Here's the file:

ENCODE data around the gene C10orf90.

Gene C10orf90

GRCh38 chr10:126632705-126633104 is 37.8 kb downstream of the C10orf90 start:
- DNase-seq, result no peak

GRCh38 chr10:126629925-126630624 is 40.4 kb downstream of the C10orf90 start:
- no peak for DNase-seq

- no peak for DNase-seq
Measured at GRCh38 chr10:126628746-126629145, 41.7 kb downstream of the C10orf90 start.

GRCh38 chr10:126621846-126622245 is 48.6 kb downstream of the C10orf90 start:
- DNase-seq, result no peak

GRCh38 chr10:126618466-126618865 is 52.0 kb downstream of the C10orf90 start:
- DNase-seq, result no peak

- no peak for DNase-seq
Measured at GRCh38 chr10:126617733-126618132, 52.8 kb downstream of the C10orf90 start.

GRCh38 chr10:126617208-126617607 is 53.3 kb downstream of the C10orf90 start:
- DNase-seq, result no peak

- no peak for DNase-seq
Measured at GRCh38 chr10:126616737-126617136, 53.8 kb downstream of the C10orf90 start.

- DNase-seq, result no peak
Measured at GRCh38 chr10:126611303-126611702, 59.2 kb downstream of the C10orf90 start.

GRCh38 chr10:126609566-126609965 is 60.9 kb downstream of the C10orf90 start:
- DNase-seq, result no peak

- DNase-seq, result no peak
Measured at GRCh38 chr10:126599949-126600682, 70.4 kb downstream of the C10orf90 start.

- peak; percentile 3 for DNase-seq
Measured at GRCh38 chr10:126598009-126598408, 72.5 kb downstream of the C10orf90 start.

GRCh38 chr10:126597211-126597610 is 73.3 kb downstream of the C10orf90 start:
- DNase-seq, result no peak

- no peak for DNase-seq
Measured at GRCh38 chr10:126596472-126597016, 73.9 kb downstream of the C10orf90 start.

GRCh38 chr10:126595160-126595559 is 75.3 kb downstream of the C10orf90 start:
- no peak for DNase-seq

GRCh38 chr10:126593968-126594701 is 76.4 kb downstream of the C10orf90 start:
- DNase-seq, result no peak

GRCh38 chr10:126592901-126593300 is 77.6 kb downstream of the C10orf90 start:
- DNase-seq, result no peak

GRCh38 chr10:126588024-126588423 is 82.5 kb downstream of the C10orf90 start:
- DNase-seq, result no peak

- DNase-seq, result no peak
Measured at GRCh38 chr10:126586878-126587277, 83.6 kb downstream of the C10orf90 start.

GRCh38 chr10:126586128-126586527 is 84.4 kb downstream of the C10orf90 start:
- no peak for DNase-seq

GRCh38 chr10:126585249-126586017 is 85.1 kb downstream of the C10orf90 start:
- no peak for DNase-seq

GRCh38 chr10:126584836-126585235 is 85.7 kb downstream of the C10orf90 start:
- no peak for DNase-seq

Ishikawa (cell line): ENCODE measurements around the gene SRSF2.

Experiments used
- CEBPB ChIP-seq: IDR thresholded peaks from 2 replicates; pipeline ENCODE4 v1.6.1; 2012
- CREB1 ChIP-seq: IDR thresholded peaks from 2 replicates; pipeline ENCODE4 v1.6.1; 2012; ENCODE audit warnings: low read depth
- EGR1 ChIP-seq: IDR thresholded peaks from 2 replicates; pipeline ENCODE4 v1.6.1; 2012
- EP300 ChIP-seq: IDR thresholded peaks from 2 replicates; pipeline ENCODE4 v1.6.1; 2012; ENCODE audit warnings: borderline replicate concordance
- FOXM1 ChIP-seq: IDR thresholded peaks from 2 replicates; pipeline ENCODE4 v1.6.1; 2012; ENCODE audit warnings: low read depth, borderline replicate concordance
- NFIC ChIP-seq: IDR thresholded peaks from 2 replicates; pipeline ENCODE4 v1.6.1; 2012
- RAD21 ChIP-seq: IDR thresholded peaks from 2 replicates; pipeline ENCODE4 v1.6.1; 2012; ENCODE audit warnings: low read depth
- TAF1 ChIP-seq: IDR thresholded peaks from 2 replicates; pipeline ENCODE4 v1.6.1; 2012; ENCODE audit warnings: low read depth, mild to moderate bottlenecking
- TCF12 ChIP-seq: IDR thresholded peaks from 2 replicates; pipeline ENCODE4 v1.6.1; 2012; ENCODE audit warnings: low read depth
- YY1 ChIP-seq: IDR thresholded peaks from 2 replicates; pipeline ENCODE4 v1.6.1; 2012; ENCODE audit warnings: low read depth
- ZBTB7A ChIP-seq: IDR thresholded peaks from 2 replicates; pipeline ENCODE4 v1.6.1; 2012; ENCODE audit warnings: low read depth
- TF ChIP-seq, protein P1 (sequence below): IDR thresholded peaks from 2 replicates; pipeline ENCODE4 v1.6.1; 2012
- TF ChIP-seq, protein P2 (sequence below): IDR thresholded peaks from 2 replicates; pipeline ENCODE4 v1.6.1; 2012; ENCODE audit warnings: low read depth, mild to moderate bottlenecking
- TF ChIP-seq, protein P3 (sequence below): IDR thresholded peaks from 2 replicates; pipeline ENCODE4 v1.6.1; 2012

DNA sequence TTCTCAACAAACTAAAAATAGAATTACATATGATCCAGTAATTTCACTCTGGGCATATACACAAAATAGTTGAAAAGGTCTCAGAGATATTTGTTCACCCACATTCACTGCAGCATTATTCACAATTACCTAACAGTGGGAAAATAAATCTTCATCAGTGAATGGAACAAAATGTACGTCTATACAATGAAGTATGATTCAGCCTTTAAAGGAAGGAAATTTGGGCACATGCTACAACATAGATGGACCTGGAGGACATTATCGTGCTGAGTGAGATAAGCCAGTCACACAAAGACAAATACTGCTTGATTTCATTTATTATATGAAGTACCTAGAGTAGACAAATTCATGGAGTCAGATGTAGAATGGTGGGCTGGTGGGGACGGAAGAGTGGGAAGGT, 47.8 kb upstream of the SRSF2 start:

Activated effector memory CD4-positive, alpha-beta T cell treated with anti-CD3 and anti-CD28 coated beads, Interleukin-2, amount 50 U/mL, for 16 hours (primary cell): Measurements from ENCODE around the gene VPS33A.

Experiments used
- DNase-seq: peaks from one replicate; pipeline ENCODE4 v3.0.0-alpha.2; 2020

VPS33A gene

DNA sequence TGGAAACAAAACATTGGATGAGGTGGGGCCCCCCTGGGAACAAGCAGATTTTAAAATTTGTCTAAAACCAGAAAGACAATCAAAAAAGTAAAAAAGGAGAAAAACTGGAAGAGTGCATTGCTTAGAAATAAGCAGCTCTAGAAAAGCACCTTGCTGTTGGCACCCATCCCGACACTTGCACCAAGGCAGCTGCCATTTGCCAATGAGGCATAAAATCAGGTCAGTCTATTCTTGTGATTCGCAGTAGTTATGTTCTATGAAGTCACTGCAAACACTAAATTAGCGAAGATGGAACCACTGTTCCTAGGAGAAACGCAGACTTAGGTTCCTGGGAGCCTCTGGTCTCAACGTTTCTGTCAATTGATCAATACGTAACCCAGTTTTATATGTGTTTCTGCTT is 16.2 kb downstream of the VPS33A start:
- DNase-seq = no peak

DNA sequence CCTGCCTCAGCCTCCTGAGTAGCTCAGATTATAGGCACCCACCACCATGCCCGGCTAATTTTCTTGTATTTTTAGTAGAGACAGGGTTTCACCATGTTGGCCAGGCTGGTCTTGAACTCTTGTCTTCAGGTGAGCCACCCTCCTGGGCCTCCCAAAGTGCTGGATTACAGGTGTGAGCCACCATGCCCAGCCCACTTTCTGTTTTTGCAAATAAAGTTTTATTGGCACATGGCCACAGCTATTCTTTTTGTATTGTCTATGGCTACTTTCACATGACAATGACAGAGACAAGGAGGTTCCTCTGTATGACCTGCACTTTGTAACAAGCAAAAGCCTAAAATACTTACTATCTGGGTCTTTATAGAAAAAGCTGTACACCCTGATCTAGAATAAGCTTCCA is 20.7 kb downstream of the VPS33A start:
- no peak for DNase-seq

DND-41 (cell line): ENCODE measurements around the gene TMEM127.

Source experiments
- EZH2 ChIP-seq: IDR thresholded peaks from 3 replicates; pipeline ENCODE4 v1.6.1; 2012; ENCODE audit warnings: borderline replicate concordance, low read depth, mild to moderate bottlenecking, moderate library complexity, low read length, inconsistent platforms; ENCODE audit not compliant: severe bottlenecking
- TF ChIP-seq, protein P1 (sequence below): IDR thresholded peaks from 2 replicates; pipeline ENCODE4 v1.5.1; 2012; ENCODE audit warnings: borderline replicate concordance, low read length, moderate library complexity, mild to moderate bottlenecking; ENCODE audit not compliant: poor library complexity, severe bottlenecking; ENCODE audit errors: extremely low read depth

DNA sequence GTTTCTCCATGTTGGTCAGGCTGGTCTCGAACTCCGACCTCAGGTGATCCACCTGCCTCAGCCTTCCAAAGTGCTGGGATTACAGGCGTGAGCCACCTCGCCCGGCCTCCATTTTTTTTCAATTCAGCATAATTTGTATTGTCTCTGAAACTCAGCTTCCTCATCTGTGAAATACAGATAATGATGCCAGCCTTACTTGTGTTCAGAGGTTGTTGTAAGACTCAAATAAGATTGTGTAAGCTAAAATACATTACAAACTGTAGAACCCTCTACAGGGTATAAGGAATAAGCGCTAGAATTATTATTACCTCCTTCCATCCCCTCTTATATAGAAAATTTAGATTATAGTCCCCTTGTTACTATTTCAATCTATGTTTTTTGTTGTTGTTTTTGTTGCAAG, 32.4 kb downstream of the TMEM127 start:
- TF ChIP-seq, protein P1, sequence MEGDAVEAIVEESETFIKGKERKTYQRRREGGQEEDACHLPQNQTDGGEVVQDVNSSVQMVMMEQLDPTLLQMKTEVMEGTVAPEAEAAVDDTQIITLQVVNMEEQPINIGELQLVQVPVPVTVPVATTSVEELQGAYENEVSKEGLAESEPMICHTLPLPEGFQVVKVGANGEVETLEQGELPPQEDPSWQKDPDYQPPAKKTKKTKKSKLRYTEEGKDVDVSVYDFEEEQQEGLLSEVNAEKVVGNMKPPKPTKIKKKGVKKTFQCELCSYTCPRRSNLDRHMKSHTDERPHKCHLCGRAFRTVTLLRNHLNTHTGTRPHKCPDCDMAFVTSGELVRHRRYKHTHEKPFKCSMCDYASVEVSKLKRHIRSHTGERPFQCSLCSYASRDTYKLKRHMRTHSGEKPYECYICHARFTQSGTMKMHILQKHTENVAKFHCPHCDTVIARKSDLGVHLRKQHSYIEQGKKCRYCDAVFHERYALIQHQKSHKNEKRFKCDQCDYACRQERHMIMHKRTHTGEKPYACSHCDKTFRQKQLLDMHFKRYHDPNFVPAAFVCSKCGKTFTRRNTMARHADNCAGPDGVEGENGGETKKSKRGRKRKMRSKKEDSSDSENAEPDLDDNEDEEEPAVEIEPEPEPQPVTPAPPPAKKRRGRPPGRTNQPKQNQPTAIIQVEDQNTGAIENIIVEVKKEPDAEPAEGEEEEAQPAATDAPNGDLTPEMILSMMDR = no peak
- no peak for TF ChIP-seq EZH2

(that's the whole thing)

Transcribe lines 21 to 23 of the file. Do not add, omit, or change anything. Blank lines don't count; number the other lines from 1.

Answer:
GRCh38 chr10:126609566-126609965 is 60.9 kb downstream of the C10orf90 start:
- DNase-seq, result no peak

- DNase-seq, result no peak